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>> i did the right thing. i'll do it again under the same circumstances but i'll feel lousy. it is very hard to kill somebody. >> even he says someone who may have been trying to kill you. augusto says his son committed suicide several years ago, and that he feels for the dead men's families. >> they have to feel lousy. i know it's very painful to lose a son but i'll tell you the pain i felt when my son died didn't compare to the pain i felt when i had to kill the two boys. my son, i didn't do it to him. here, i had to do it to them. until you do it you won't know that. >> letters of support for gus have come in from all over and a local newspaper has offered him the liberty award, but he has declined. do you feel like a hero? >> you know, i don't know if i'm a hero. i would have really felt like a hero if the boys went home.
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but i can understand why people say that. they're threatened by the people and are abused and afrd to take action. when someone takes action it makes them say i wish i did that. it's not easy being a hero. it's sad. >> a shop owner who took justice into his own hands. our thanks to cynthia mcfadden. when we come back, from a wife murdered by the manson family, to his arrest this weekend for a child rape it has been 40 turbulent years in the life of roman polanski. hi, may i help you? we're shopping for car insurance, and our friends said we should start here. good friends -- we compare our progressive direct rates, apples to apples, against other top companies, to help you get the best price. how do you do that?
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the real life and times of roman polanski would probably defy the most creative
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screenwriter. in 1969 his pregnant wife and actress sharon tate was murdered along with four others by the charles manson family. then eight years later, polanski mself was convicted of raping a 13-year-old girl and he fled before sentencing and now, four decades later he's in custody in switzerland and facing an uncertain future as nick watt reports. >> roman polanski generates such interest, his arrest is such big news, not just because of his work. but because of his life. >> roman has lived a life much more complicated and tragic than most of us can even imagine. >> if i were making a picture of myself, i would start with my childhood. you know, which made me what i am today. >> polanski, a jew, escaped the krakow ghetto in 1943 and was sheltered by catholic families.
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his mother was killed at auschwitz. >> she went to the gas practically immediately after she was taken. i didn't know until the end of the war, world war ii. >> after the war, polanski studied film in poland and was nominated for an academy award in 1964. hollywood beckoned. he married the actress sharon tate. life was good. then, in 1969, tate and the couple's unborn son were murdered by followers of charles manson. >> it all started so long ago. my real problems started then. marrying sharon tate. i was all right with the press before that. they wouldn't let it go. just wouldn't let it go. >> devastated, polanski threw himself into work.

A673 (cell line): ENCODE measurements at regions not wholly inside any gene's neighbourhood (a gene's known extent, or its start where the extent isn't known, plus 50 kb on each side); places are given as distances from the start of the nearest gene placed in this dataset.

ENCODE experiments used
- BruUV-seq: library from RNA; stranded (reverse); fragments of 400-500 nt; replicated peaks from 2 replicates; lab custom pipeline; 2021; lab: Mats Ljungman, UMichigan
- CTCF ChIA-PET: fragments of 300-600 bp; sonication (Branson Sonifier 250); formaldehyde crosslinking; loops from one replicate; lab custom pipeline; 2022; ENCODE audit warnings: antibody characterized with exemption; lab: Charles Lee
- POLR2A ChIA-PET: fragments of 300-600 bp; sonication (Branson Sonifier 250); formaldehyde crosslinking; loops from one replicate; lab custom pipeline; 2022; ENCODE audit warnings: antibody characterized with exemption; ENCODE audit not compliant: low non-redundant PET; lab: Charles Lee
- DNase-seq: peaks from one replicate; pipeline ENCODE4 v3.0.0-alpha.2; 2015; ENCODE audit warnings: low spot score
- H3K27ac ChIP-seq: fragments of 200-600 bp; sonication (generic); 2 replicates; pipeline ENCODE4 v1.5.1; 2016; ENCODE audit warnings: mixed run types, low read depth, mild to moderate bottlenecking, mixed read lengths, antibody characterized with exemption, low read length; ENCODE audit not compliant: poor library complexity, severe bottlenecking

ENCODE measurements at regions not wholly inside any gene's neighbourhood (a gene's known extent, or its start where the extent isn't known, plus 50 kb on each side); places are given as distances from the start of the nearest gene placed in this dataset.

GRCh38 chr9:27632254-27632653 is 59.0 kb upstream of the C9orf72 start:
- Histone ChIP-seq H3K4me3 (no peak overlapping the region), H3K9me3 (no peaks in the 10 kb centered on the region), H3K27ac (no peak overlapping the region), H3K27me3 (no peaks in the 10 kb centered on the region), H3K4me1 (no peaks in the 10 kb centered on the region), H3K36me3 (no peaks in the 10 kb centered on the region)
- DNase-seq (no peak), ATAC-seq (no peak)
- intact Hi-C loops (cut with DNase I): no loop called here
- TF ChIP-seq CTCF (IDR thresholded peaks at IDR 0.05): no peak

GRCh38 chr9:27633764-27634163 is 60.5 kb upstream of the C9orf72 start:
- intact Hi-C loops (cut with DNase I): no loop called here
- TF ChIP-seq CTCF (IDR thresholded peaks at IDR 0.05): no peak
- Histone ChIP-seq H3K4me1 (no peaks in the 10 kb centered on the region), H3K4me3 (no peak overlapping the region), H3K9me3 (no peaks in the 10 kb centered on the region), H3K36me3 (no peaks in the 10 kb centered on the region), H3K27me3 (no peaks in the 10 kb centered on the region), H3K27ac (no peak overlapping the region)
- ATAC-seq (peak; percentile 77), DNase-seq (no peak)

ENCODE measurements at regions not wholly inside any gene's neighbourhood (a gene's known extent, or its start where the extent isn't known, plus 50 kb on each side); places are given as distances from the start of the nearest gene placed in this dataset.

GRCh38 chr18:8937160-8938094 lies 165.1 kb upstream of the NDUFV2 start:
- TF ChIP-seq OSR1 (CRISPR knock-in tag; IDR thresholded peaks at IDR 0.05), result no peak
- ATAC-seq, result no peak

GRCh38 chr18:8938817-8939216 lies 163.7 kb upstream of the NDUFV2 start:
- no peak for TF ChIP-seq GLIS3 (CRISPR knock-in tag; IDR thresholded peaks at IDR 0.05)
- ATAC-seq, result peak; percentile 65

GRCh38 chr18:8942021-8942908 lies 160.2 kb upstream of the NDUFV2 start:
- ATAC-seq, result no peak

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his masterpiece "chinatown" was released in 1974. then three years later, polanski photographed 13-year-old samantha geimer for a magazine. >> actually it went fine, but then he asked me to like change and change in front of him and stuff. it didn't feel right. i didn't want to go to the second shoot. i didn't at that time have like self-confidence to tell my mother and everyone no, i'm not going to go. we did photos of me drinking champagne, he was friendly and then before the very end i got a little scary and i realized that, you know, he had some other intentions. >> but she went and according to prosecutors polanski gave her alcohol and drugs, then raped her. >> i know now it was not the right thing to do. but it was -- there was no premeditation. it was something that just happened. >> polanski cut a deal.
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he pled guilty to one of the six charges against him and went to jail for psychological evaluation. but he feared the judge was going to back out of the plea deal. >> going back to prison seemed to me completely upsetting. i would rather -- i would rather blow my brains than do that. and i thought that another alternative was to get out of that. >> he fled to france and lived an open and very public life ever since. last year, polanski launched a legal challenge in california in courts to have the charges against him dropped. >> well, they are serious chges and he also did time. roman was incarcerated for 42 days and the case was to have been ended at that moment. >> his victim samantha geimer reached a settlement with the director and says she's forgiven him. >> i knew it was as bad for him as it was for me. i'm sure he would don't it again. >> for the past 30 years,
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polanski has purposely avoided any country that he feared might extradite him to the u.s. he thought he was pretty safe here in switzerland. he has been a regular visitor and for the past ten years he's even owned a house here. so for polanski, it's a huge surprise to find himself sitting in a swiss jail. this is how it happened. last week investigators in l.a. noticed on the zurich film festival website that polanski was to receive an award sunday night. they asked swiss police to arrest him at the airport. and polanski walked into the trap. the reaction to his arrest has been mixed but many want him freed. french government has petitioned hillary clinton to grant him clemency. some things in life are sacred, and some people have amazing qualities and have done incredible things in their lives. debra winger, the member of the zurich festival panel, she had this to say. >> we stand by and await his